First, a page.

LONDON (Reuters) – British house prices rose in the three months to August at their fastest annual rate since November last year, figures from major mortgage lender Halifax showed on Friday, bolstered by a gradual pick-up in wages and limited supply.
Halifax said house prices in the period were 3.7 percent higher than a year earlier, up from a 3.3 percent growth rate in the three months to July but a slightly smaller increase than the average forecast in a Reuters poll.
The figures contrast with data from rival mortgage lender Nationwide last week, which reported prices were up just 2 percent on the year in August, the joint-smallest increase in five years.
Britain’s housing market began slowing in the run-up to June 2016’s Brexit vote. The biggest slowdown has been in London, due to reduced appetite from foreign investors and concerns about the financial services industry, with less of an impact in other parts of the United Kingdom.
A “stable, yet constrained” supply of new homes was supporting prices, as was a gradual pick-up in wage growth, Halifax managing director Russell Galley said.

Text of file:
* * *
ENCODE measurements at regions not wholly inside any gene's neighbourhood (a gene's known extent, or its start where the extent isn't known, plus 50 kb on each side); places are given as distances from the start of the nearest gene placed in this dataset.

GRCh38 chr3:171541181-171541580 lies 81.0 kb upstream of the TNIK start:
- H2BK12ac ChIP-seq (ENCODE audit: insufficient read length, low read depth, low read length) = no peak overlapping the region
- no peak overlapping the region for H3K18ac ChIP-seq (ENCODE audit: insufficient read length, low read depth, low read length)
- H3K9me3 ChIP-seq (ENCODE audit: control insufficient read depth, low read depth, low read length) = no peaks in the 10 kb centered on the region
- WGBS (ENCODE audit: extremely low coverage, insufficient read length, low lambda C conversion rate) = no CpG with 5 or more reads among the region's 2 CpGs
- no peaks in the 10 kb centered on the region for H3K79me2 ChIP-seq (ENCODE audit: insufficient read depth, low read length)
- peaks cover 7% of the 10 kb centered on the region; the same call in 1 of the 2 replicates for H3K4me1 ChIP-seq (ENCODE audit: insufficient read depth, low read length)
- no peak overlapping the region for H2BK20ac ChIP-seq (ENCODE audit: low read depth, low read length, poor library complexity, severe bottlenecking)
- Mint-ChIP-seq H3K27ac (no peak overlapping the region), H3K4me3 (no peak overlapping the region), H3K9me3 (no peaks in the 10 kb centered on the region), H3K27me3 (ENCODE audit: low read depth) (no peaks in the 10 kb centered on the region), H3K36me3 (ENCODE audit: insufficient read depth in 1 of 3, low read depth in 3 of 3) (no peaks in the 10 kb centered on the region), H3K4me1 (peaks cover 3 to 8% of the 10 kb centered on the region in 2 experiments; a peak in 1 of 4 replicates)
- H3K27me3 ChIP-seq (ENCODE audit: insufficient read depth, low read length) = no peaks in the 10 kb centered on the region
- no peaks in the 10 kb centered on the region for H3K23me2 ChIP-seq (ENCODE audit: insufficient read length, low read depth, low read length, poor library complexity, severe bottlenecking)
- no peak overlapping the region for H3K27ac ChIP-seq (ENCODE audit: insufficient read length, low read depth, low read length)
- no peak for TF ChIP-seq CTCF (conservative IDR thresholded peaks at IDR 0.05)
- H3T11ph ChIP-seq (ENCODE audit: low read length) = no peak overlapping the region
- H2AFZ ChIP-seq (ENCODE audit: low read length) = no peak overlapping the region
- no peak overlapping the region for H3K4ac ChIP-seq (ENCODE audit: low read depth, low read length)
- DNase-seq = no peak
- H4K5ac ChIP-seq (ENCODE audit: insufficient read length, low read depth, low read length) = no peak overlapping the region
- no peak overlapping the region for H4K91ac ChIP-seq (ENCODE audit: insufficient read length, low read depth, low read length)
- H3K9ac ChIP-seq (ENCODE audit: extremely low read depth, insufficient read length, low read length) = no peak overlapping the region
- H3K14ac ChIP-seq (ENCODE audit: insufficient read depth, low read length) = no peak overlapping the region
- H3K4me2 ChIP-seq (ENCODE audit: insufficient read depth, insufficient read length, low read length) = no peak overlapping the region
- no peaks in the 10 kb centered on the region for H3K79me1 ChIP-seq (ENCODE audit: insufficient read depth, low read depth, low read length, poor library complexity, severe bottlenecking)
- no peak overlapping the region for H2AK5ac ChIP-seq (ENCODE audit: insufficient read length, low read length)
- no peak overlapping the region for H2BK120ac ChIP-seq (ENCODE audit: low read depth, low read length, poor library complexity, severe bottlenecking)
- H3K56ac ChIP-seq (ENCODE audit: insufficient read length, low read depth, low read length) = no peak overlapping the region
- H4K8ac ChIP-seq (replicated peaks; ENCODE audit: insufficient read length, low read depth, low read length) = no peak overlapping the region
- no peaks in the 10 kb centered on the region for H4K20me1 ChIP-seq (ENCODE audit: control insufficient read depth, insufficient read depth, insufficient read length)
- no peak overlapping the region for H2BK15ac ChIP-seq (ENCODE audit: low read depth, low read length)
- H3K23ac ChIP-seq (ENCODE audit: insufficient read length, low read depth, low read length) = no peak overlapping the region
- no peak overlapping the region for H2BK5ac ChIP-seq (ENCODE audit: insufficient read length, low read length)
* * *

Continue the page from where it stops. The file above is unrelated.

Looking at the month of August alone, house prices rose 0.1 percent from July, when they jumped by 1.2 percent.
Howard Archer, an economist at consultancy EY ITEM Club, said he did not see an upturn on the way for British house prices and expected annual house price growth of 2.5 percent this year and next.
“Consumer confidence is fragile and appreciable caution persists over engaging in major transactions. Potential house buyers may also be concerned that they are likely to face further interest rate hikes over the medium term following August’s hike,” he said.
The Bank of England raised interest rates to 0.75 percent in August in only its second increase since before the global financial crisis. BoE Governor Mark Carney said market expectations of one rate rise per year over the next few years would be a good rule of thumb for households.